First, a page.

Touring all-season tires are by far the most popular option in the USA – you’ll find them on most passenger cars, crossovers, and SUVs.
As a result, almost every tire brand I could think of has a tire that competes in the category, and some even have several.
For instance, Cooper offers the Evolution Tour, CS5 Grand Touring, and CS5 Ultra Touring, all competing for the same buyers.
In this Cooper Evolution Tour review, we’ll have a closer look at the Evolution Tour after our tests and see how it compares to its cousins but also other similarly-priced rivals. Let’s dig in!
- What are the Specifications and Maintenance Indicators?
- Features and Performance of the Cooper Evolution Tour
- Comfort and Road Noise
- Should I Buy the Cooper Evolution Tour?
- List of the Cooper Tires Review
What are the Specifications and Maintenance Indicators?
Cooper offers the Evolution Tour in numerous sizes, ranging from 14-inch to 18-inch wheel diameter.
Hence, the company largely covers non-premium compact and mid-size vehicles with this tire, including hatchbacks, sedans, crossovers, and SUVs.
The tire features the industry-standard tread wear indicators (TWIs), which can visually show the driver when it’s time to change the tires.
Particularly, these narrow rubber bars will become flush with the rest of the tread when the tread reaches 2/32-inch of depth.
This is considered the lowest legal depth in North America, as tires with less tread depth won’t be able to dissipate enough water and be safe in rainy weather.
Cooper provides a 65,000-mile treadwear warranty for T-speed rated tires and a 60,000-mile warranty for H-speed, and V-speed rated tires, both great for the price, though not best-in-class.
Owners of the tire are satisfied with the treadlife, though, so longevity shouldn’t be an issue.
Features and Performance of the Cooper Evolution Tour
The Evolution Tour is Cooper’s bread-and-butter tire. Hence, the manufacturer employed some of its proprietary technologies to make it competitive, but make no mistake – this is not a technological tour-de-force.
With that said, let’s have a look at all of its features and see if they made a difference in my real-world testing.
1. Dry Grip and Traction
According to Cooper, the Evolution Tour features a proven tread compound that works on both dry and wet surfaces.
However, what bugged me the most is that the manufacturer says the 3D Micro-Gauge sipes also provide better traction on wet and dry surfaces.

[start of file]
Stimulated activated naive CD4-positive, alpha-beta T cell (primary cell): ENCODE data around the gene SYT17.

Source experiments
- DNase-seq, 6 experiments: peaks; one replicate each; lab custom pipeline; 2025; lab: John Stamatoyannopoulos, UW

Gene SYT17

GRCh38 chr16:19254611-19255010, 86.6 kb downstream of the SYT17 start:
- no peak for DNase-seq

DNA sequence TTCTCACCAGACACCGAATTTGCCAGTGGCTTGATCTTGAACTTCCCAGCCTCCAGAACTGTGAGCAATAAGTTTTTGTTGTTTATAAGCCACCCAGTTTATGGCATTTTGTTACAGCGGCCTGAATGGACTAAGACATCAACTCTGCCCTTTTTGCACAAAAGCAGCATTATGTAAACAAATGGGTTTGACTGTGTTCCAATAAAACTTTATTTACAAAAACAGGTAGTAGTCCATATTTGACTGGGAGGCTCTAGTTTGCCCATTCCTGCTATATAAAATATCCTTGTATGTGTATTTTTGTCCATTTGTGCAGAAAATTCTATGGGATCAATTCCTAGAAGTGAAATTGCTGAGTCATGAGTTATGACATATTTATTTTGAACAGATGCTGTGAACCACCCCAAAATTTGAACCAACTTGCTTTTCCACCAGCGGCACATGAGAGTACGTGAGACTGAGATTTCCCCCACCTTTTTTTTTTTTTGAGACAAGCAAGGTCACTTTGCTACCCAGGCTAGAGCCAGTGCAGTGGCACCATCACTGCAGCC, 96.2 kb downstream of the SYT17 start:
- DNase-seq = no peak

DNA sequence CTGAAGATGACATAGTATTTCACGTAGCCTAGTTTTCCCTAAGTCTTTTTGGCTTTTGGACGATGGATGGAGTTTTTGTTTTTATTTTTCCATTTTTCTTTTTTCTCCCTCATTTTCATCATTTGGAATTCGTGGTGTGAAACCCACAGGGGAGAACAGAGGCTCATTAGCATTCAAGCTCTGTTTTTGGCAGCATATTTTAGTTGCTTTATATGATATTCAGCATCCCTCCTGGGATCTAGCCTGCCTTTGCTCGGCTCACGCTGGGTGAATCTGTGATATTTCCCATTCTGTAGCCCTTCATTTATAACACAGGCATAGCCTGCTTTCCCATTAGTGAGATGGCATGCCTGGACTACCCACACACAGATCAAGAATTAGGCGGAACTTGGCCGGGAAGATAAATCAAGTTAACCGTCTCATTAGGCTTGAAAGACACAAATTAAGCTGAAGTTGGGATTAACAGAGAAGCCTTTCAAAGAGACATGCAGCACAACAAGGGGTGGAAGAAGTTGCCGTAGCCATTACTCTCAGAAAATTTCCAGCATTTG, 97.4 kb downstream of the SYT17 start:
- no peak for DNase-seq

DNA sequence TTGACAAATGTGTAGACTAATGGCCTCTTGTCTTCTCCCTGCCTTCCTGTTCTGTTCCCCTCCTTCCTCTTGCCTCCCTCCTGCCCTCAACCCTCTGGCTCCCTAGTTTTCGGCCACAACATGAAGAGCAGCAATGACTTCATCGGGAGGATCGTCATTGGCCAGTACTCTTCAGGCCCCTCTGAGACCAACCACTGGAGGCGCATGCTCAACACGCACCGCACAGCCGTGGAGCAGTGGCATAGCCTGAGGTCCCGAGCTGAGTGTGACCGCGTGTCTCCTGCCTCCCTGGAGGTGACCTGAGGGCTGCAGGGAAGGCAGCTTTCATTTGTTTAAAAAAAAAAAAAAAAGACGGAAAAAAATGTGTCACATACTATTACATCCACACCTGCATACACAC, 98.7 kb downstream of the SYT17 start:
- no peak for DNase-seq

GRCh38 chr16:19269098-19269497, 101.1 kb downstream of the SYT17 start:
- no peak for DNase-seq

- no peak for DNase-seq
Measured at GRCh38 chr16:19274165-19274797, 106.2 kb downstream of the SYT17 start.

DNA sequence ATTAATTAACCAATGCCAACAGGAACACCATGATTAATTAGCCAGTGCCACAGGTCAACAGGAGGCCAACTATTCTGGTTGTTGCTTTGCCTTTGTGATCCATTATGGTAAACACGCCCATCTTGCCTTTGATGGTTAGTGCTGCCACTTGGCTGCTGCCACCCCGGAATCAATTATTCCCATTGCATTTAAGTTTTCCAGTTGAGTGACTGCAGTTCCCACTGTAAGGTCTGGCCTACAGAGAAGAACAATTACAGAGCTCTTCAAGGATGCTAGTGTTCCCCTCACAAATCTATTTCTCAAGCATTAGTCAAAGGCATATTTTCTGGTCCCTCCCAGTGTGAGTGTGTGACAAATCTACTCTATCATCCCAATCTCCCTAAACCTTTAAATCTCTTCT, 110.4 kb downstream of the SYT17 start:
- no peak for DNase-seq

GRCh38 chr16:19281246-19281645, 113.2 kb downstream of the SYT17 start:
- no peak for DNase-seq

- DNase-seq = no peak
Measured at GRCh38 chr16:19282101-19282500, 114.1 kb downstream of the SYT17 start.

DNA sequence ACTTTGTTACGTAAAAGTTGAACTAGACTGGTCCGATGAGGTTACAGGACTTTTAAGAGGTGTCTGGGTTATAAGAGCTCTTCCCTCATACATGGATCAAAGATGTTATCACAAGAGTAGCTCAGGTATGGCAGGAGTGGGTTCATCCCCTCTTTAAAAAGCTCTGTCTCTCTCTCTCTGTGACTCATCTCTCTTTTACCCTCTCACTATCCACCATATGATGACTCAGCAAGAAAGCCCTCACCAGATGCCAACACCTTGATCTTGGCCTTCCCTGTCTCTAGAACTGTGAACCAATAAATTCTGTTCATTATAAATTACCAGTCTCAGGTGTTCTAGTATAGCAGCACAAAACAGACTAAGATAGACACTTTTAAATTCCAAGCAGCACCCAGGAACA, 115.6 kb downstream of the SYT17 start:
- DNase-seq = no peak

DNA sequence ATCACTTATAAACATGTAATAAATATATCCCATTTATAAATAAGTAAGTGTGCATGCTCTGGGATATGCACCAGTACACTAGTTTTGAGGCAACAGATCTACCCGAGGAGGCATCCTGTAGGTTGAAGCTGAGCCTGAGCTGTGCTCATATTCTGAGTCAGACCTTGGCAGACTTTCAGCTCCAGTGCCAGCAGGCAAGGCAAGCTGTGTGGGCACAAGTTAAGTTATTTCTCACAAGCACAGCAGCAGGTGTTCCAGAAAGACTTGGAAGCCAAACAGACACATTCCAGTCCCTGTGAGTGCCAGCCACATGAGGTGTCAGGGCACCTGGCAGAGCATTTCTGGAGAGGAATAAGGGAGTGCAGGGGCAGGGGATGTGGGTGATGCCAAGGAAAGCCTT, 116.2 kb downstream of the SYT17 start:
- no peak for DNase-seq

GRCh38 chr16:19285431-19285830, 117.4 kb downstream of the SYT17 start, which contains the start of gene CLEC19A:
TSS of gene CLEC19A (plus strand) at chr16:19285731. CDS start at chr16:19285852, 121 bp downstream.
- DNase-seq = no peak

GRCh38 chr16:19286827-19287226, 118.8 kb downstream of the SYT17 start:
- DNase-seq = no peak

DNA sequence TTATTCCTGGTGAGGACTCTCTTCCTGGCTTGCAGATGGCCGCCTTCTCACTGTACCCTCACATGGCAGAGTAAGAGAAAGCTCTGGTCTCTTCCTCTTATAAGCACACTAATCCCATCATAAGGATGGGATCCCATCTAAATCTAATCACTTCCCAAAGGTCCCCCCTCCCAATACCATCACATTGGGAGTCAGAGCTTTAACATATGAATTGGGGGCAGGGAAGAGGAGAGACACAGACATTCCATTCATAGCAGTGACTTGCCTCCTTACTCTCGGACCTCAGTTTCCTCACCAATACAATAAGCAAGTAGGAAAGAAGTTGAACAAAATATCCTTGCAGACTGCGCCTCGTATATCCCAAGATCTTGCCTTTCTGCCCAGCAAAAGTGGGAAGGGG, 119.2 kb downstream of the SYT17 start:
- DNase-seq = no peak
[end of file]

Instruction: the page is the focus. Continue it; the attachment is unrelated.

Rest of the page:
Now, sure, sipes help with traction in rainy and snowy conditions, but they are actually detrimental to grip and traction on dry roads.
Namely, these sipes make the contact patch smaller and also destabilize the tread a bit, resulting in lower traction.
Need proof? Just have a look at all those high-performance summer tires with no sipes. So, is Cooper lying? Well, it’s probably the marketing department getting confused, but, yes, that’s a lie.
That’s unfortunate because the Evolution Tour is quite a good dry tire relative to the category.
According to our dry road test, it provides very good high-speed stability, solid braking and acceleration, and surefooted handling.
2. Handling and Steering Feel
Cooper employed its StabilEdge Technology in the Evolution Tour, aiming to provide more responsive handling.
Part of the technology are the coupled tread elements that provide tread block stability, which according to Cooper, provides more precise handling.
However, this tire is neither precise nor responsive. It was evident after the first miles that I’ve tried this tire that Cooper focused on delivering a smoother ride rather than a tire that feels good behind the steering wheel.
Notably, the Evolution Tour reacts quite slowly to the driver’s input, and it doesn’t provide much information from the road.
Fortunately, the on-center feel and straight-line tracking are good, meaning your hands won’t become tired when you drive on the highway for longer.
3. Wet Grip, Traction, and Braking
Like most touring all-season tires, the Evolution Tour has a regular symmetric tread pattern with four circumferential grooves to dissipate water from the tread.
This results in good hydroplaning resistance, meaning your car will remain stable when driving through standing water.
Unfortunately, that’s where the positives stop; the Evolution Tour is not nearly as good as you’d expect a tire you buy in 2022 to be.
According to our wet road test, the braking distances are much longer than the competition (such as BFGoodrich Advantage T/A Sport, Kumho Solus TA71), and the tire even struggles with acceleration in slippery conditions.